The only tweets during the Miami Dolphins scrimmage Saturday will come from the officials' whistles.
The Dolphins are at the forefront of an NFL clampdown on Twitter and other social media, with new restrictions imposed on players, reporters and even spectators.
Miami's secretive Bill Parcells regime prohibits fans and media at training-camp practices from tweeting, blogging or texting. At least six other teams have also imposed such restrictions on reporters, even though the workouts are open to the public.
Twitter intolerance is no surprise in a league where paranoia is part of the playbook. Like many Americans, coaches are anxious and a little confused about the rapid pace of change in communication.
"I don't really have a Twitter policy," Denver coach Josh McDaniels said. "I don't know what it means; I don't know what it is. I don't know MyFace, Spacebook, Facebook stuff. I don't know what that is either."
McDaniels mangled the Web-site names in jest, and the Broncos actually do prohibit tweeting. Such restrictions run contrary to a recommendation from league headquarters that teams allow tweeting and blogging during training camp practices.
"It is not practical to prohibit media from doing some reporting (via tweeting, texting, blogging, etc.)," a league memo to teams said.
Along with the Broncos and Dolphins, the New England Patriots, Buffalo Bills, Indianapolis Colts, New Orleans Saints and Detroit Lions disagree. They don't allow reporting from the practice field.
The Broncos also banned cellphones and computers at workouts to prohibit fans from tweeting or texting. The Colts went a step further by prohibiting reporters' notebooks (the spiral kind) at practice, but the ban was quickly rescinded.
Some teams, including the Dolphins, have urged their players not to tweet. Other teams are more lenient about the use of social media. All teams are weighing the impact of the new modes of communication.
"When cellphones came in," Dallas Cowboys coach Wade Phillips recalled, "one team had a player on the sideline during a preseason game who was on a cellphone. So you have to come up with rules when these new technologies come out."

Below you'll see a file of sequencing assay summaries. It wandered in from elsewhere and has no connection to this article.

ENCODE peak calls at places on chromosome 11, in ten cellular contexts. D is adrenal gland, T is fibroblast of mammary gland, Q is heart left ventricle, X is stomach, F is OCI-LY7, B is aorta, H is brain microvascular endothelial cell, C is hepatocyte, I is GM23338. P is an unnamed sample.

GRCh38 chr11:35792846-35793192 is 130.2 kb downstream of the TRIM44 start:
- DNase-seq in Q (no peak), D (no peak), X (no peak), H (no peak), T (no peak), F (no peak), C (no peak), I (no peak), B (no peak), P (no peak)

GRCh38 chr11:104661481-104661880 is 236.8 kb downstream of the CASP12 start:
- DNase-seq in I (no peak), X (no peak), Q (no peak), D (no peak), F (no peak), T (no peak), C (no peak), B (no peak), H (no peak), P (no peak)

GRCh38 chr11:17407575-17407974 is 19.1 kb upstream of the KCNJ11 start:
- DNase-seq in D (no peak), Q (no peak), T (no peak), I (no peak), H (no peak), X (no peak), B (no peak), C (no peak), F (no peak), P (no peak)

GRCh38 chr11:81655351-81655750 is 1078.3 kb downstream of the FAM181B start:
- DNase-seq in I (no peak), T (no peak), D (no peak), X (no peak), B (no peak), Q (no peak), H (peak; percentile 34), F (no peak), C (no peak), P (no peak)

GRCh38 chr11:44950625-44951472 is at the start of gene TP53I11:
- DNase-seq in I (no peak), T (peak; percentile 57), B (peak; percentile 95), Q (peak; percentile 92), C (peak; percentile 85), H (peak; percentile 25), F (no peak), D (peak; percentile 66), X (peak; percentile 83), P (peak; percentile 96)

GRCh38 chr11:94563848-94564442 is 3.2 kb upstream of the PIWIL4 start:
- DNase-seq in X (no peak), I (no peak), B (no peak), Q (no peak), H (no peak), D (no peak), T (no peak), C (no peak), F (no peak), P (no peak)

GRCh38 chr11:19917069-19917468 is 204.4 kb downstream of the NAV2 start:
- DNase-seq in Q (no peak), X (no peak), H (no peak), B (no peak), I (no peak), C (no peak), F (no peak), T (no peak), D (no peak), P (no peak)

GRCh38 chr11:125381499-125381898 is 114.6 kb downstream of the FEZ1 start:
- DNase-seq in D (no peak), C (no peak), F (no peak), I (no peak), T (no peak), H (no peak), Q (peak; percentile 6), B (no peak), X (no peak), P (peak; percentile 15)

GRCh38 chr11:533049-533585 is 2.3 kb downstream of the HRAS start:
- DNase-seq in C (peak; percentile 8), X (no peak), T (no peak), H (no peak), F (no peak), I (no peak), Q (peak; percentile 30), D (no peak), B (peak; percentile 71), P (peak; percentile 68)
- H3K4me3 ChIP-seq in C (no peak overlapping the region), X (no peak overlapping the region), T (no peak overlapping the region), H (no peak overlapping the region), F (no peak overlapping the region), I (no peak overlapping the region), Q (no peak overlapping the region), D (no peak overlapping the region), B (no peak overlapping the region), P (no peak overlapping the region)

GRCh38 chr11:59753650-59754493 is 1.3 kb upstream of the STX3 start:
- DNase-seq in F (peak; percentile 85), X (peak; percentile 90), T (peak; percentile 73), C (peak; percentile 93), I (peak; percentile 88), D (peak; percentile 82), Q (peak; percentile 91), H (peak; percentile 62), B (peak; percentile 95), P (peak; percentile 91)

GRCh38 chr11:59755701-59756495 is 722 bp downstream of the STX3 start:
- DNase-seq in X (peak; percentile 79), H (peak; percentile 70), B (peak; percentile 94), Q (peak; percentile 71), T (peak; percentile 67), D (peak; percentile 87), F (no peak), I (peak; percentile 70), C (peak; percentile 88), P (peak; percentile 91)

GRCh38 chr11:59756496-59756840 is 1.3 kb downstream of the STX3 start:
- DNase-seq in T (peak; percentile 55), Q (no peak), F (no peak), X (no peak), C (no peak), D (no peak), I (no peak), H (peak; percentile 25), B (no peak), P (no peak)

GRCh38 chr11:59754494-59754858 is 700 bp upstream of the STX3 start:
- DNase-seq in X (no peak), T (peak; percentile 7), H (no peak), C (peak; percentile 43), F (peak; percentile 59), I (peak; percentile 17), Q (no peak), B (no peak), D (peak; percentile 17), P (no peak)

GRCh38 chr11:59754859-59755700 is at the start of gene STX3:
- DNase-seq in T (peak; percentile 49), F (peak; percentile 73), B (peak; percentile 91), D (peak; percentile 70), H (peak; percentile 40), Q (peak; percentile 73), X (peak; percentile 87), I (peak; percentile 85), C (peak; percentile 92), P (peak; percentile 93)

The Cowboys don't prohibit players from tweeting. Neither do the Carolina Panthers.
"Not yet," Carolina running back DeAngelo Williams said. "But I know it's coming."
Driving the clampdown is a fear important information might leak out. Twitter allows for only 140 characters, but "I broke my leg" requires just 14.
"Coaches certainly are paranoid," Phillips said.
They fear opponents might gain a competitive advantage from even the briefest tweet about injuries, personnel decisions, trick plays or food. The Chargers allow players to tweet, but fined cornerback Antonio Cromartie $2,500 for using Twitter to complain about training camp chow.
NFL spokesman Brian McCarthy said the league encourages players to tweet, and about 300 do so. As of Wednesday afternoon, the league had 772,473 followers on its Twitter site.
"We've been at the forefront as technology has changed," said McCarthy, who said he follows 600 Twitter accounts. "We have embraced Twitter. The commissioner tweeted from the draft. When done properly, it's a tremendous opportunity to talk with fans."
Some coaches remain unconvinced. The Dolphins' Tony Sparano conceded he's not well-versed on the new social media, but he urged his players to steer clear of Twitter.
"Our policy here is that our information is our information, and it should stay in-house," Sparano said. "Something they think is innocent can really hurt an individual, can really hurt team chemistry, and maybe can lead to somewhere down the road a loss of a game. I believe that. I'm one of those guys that will try to take that variable out of the way if you can.
"But it doesn't look to me like something that can completely be controlled."
The Dolphins will try. They require the media to shut off all electronic gear — computers, cellphones, cameras — about 25 minutes into practice, when team drills begin. The Dolphins are also policing fans, a daunting challenge for a team that drew more than 3,100 spectators to the opening workout last week.
"I would acknowledge that enforcing the restrictions can be difficult," said Harvey Greene, Dolphins senior vice president for media relations. "We're not looking over everybody's shoulder, but we do have a concern about information flow."
The Professional Football Writers of America has complained about the media restrictions at practices open to the public. The Jaguars and Vikings initially prohibited tweeting by reporters but lifted their bans following complaints.
"It would be a shame for a beat writer to get beaten on a story by a 12-year-old in the stands who is allowed to blog," said Charean Williams, president of the PFWA. "I appreciate the teams that have reversed their policies, and I think the league will listen to us and we'll get this changed for 2010."
Some teams are coming to terms with the new technology. The Eagles have an air-conditioned trailer at camp for bloggers. Jaguars coach Jack Del Rio sends text messages to reporters.
Browns coach Eric Mangini laughed when asked about concerns that information regarding an injury might leak via a tweet.
"There are all different avenues to communicate," Mangini said, "and I think they're great ways to communicate."
Even at Dolphins camp, the 21st century is making inroads. On Wednesday, Sparano said he just learned how to text.
AP Sports Writers Jaime Aron in Dallas, Dave Campbell in Minneapolis, Mike Cranston in Charlotte, Larry Lage in Detroit, Mark Long in Jacksonville, Fla., Rob Maaddi in Philadelphia, Mike Marot in Indianapolis, Brett Martel in New Orleans, Arnie Stapleton in Denver, Bernie Wilson in San Diego and Tom Withers in Cleveland contributed to this report.